According to Abengoa, the 50 MW steam-driven solar thermal plant which began commercial operation in February 2016, supplies enough clean energy to power around 45 000 South African households.
Upington, South Africa (07 October 2020) – Drive west of the town of Upington, along the N14 in the Northern Cape and all you’ll see is desert… but a few kilometres later a tower looms on the horizon, growing inconceivably larger as you approach.
To get to it, you make your way along a bumpy dirt road for five kilometres. And there you are, facing a 200-metre cylinder stretching to the sky, surrounded by more than 4 000 massive, wall-like solar mirrors. You’d think you’d stumbled on the set of a science fiction film but this is Khi Solar One, Africa’s first concentrated solar power project.
The 140-hectare plant is the brainchild of Spanish company Abengoa Solar. It produces 50 megawatts (MW) of energy and reduces South Africa’s carbon dioxide emissions by about 138 000 metric tons a year.
Abengoa is the project’s major investor with a 51% stake, its partner, while South Africa’s Industrial Development Corporation (IDC) owns 49% of the project. Both organisations remain mum about the amount they have invested in Khi Solar One. But Abengoa has given some indication of the huge cost of the project: it said both Khi Solar One and KaXu Solar One, also in the Northern Cape, are worth €1-billion (R14.9-billion) combined.
From sun’s rays to superheated steam
At the heart of the plant is the hollowed-out superheated steam solar tower. Stretching at 205 metres – taller than Ponte City in Johannesburg – the tower is surrounded by 4 200 concave solar mirror panels. These are tilted at an angle that reflects the sun’s rays onto the top of the tower. According to Drewes, each panel has an autonomous computerised control system with a GPS signal that tells it the exact time of day.
“It determines which angle the sun is at and which angle it should be in for light to be reflected to the top of the tower.”
The tower is filled with boiling tubes, painted black to absorb heat from the reflection. These contain high-pressure water pumped from the Orange River. When the sun’s rays are reflected onto the tubes, the water heats to boiling point and becomes steam. The steam is heated further, to 500º C, to create enough pressure to turn the turbine and produce electricity.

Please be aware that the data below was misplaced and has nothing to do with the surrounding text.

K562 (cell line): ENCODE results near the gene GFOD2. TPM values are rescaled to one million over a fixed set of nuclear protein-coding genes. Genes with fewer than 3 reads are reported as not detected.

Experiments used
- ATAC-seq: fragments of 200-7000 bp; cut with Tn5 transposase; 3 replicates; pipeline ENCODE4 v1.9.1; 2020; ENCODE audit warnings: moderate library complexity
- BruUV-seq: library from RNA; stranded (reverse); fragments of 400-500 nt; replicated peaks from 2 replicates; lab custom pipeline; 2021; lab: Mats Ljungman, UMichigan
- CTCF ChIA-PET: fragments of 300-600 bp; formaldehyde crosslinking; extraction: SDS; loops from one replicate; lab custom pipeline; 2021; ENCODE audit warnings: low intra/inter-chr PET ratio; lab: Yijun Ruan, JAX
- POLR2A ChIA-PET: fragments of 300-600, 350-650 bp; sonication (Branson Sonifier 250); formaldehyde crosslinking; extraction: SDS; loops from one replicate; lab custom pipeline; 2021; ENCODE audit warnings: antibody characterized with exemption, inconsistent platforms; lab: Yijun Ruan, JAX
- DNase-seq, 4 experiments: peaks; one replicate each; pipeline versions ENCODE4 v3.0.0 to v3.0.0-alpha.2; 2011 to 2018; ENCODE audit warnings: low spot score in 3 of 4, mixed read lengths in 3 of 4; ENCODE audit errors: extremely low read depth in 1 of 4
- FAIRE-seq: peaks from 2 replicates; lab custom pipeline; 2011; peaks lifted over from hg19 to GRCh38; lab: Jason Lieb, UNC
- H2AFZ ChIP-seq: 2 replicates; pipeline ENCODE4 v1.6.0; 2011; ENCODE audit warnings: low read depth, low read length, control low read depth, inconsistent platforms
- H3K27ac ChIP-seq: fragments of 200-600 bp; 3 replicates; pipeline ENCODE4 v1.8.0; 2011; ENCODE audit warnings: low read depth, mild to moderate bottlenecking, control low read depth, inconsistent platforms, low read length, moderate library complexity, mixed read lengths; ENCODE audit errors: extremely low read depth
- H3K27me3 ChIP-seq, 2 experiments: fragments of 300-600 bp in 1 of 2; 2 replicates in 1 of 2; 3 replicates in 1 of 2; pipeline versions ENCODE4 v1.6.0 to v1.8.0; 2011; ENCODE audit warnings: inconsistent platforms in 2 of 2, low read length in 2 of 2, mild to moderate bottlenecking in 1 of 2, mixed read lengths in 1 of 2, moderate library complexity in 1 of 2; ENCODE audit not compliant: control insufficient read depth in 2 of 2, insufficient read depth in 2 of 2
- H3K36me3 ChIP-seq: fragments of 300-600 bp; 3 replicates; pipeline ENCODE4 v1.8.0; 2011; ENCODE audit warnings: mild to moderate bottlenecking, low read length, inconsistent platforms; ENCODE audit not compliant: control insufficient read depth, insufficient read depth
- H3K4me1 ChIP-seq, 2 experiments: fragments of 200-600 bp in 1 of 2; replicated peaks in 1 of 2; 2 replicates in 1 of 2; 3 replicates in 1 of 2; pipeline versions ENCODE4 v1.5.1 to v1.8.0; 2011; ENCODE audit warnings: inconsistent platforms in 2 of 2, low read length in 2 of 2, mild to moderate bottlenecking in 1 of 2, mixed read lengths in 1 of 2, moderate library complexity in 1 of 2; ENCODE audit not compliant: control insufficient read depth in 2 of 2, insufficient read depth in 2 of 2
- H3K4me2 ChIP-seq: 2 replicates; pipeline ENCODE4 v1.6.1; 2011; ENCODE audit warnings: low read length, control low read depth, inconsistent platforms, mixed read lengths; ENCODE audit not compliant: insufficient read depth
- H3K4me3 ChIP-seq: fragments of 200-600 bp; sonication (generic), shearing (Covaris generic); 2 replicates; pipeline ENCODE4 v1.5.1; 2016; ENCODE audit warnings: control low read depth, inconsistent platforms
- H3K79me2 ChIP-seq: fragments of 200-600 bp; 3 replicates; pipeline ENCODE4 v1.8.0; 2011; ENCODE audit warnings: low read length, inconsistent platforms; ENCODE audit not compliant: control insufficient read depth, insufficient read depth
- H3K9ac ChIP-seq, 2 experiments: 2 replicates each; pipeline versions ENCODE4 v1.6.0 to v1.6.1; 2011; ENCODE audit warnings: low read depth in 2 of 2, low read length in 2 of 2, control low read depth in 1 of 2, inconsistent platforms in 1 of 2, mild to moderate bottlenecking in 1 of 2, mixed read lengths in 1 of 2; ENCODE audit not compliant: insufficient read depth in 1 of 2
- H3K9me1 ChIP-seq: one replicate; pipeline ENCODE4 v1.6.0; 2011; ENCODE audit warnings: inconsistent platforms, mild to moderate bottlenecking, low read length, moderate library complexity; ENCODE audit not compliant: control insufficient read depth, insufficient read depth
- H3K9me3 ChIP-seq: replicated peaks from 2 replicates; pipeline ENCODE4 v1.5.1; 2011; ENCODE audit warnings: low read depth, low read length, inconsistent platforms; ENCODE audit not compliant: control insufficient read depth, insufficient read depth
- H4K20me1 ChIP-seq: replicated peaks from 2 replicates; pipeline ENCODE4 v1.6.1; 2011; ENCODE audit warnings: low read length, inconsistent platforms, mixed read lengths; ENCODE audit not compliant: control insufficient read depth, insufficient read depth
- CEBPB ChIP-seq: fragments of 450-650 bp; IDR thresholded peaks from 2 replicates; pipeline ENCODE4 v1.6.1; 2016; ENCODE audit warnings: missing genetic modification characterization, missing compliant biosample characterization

The tower has a dry-cooling system, an innovation in concentrated solar power, or CSP. The walls, Drewes said, have openings to allow in air, making it both a heating and cooling tower when required.
According to Drewes, CSP is the only renewable energy technology that can effectively store power. Khi Solar One has the longest steam storage capacity – two hours – in the world. Although this may seem short, the advantage of CSP is that supply can be adjusted to meet the demand. If capacity needs to be increased, they do not have to make the tower bigger. They would simply increase the surface of the mirrors, which Drewes said is easy to do.
Spain the leaders in CSPs
According to the renewable energy policy network, REN21, the Spanish are the leaders in CSP technology.
The Iberian nation now has 46 CSPs with an accumulated output of 1 950 MW, way ahead of the US, which is in second place with 507 MW in operation. The report also considered South Africa as one of the most active markets of 2012 thanks to the construction of Khi Solar One and KaXu Solar One.
The Spanish have been constructing CSPs since 2004, the first being in the Andalusian city of Seville, which Abengoa built. But Drewes said since the 2008 financial crisis devastated the Spanish economy, solar companies have ventured outside of Spain for business.
Future generations will benefit
Drewes said the Spanish construct CSP plants with one idea in mind: to create energy sources able to serve humanity for generations to come. It is an ideal South Africa should apply to all of its renewable energy projects, he said.
“South Africans can learn a lot from the Spanish, who have been constructing CSP plants that would serve for hundreds of years.”
Drewes referred to the Aqueduct of Segovia in Spain, which was built by the Romans 2 000 years ago, as an example of forward-thinking construction. Today, it is still in use and provides water to the old part of Segovia.
“Our engineers should learn from that. We must build something for forever. The term ‘renewable energies’ means it renews itself. It is immortal. The generations that will follow will say, ‘Thanks, chaps, for giving this to us.’”
He added that although Spain has been one of the economies hardest hit by the economic downturn, it still invests heavily in renewable energies for the benefit of future generations.
“They know there will come a time when this financial crisis is over, and the next generation will have a greater industrial capacity because of lower energy costs.”